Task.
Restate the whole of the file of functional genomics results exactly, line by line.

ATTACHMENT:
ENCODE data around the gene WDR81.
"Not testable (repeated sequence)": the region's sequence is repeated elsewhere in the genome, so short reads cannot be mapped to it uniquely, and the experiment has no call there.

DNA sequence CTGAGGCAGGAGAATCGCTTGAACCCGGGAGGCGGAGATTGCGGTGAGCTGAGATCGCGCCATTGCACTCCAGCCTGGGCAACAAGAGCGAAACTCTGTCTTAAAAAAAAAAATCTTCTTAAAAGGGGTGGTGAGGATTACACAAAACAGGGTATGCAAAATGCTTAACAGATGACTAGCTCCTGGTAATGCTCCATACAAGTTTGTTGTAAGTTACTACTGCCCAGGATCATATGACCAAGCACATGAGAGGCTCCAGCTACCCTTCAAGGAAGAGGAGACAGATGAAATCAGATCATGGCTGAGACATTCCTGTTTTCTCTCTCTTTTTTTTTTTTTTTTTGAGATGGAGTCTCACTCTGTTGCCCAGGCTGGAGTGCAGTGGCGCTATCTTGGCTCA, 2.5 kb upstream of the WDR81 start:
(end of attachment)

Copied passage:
ENCODE data around the gene WDR81.
"Not testable (repeated sequence)": the region's sequence is repeated elsewhere in the genome, so short reads cannot be mapped to it uniquely, and the experiment has no call there.

DNA sequence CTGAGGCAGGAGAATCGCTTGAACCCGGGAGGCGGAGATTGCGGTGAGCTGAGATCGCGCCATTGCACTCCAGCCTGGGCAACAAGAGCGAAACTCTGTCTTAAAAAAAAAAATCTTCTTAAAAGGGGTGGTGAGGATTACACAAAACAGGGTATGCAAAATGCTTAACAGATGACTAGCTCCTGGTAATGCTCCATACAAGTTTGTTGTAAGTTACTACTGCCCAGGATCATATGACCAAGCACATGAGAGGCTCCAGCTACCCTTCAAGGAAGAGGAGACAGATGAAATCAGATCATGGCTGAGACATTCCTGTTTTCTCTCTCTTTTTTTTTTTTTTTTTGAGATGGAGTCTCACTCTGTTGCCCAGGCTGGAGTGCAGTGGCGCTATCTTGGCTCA, 2.5 kb upstream of the WDR81 start: